Reading Scripture as a Daily Spiritual PracticeThe Bishop's Blog
God is always giving us a new beginning. As we enter into 2013, I want to offer a method for spiritual growth. You may already have a plan, and if so that is wonderful. If not, I invite you to consider this spiritual practice.
I find that a plan and a structure helps me. I will read one chapter a day from the New Testament, beginning with Matthew 1 on January 1. When I reach the last chapter of Revelation, I will start again with Matthew 1, and read through the gospels, to the last chapter of John. This will take me to the end of 2013.
Several of the new bishops (including McAlilly, Harvey, Steiner Ball, McKee, Cho, Mueller and Wallace Padgett) are participating, as is my friend Bob Tuttle, but it is not about us. It is, in the words of Eugene Peterson, "a long obedience in the same direction", grounded in our confidence that God always changes us and renews the church from the "inside out"---through listening to the Word.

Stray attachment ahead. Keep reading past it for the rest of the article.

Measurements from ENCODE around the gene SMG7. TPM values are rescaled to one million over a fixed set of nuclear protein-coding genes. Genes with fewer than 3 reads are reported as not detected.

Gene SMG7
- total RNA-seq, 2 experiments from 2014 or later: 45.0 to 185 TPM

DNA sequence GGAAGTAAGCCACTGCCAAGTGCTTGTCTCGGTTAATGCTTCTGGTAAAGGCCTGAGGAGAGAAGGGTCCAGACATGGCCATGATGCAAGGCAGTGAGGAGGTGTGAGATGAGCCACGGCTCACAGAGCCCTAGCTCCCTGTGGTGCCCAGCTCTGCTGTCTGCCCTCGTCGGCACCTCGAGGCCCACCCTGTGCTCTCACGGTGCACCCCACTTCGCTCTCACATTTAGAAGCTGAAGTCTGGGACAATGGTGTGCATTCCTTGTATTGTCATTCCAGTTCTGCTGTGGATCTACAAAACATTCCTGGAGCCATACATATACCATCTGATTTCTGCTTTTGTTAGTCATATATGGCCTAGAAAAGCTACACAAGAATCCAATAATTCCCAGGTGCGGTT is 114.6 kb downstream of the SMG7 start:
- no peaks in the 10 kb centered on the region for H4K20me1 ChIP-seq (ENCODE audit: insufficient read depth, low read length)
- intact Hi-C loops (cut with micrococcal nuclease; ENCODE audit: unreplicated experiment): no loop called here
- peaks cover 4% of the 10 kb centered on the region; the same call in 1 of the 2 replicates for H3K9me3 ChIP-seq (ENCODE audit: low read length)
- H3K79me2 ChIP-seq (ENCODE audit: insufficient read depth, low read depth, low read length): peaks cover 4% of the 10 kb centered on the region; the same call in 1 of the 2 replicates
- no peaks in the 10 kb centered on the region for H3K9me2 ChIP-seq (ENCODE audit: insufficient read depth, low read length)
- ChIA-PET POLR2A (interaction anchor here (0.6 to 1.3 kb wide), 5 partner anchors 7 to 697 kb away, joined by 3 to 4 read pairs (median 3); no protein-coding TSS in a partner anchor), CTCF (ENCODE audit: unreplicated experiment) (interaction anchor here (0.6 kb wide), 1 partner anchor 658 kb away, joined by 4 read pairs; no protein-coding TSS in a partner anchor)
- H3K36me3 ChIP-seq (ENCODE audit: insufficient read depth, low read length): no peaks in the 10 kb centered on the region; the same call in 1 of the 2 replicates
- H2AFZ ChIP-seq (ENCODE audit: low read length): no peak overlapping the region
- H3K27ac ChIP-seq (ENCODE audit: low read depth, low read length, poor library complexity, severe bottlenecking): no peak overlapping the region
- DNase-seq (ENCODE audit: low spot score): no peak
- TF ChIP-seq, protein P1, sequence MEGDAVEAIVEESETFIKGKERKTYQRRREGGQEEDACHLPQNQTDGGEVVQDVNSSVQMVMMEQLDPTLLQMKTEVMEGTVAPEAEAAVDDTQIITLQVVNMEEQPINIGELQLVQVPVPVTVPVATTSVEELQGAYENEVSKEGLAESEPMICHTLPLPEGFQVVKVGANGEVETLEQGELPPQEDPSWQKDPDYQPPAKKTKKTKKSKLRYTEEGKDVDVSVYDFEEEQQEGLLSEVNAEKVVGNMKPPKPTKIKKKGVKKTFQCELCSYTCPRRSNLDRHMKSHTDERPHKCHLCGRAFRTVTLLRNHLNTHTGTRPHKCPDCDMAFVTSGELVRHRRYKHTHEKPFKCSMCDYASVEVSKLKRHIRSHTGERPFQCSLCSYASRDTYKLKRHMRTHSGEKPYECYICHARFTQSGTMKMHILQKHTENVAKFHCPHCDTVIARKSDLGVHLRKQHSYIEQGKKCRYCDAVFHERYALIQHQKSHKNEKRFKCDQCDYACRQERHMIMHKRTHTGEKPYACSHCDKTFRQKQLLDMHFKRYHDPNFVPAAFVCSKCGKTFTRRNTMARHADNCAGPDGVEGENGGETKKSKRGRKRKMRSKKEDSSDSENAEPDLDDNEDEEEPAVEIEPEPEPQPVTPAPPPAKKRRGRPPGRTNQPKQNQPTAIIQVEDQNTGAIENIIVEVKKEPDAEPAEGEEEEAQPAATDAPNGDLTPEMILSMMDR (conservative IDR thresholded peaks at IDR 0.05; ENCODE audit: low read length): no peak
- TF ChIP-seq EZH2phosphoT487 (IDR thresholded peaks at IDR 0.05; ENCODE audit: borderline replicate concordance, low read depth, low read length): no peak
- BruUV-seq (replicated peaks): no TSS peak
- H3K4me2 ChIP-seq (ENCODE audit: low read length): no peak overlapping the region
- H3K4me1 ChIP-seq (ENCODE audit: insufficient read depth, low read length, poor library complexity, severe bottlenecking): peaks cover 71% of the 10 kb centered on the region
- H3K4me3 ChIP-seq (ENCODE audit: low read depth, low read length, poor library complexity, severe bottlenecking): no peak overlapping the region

I write this on January 4, and so today is Matthew 4. This year I am reading from The Message, but any translation is fine. My general practice is to read the chapter through once, then to read it a second time, underlining words or writing notes in the margins, and then to use a yellow highlighter to note the most significant phrase for me on this day. I try to carry this phrase through the day, and connect it with what is going on around me. This is a very simple form of lectio divina, an ancient practice of meditating on scripture.
We are, all of us, becoming disciples of Jesus Christ. To be a disciple is to undertake a discipline, and to be a disciple of Jesus is to be more disciplined in knowing more about him. Then we will fulfil the desire of the prayer: "to see thee more clearly, to love thee more dearly, to follow thee more nearly, day by day."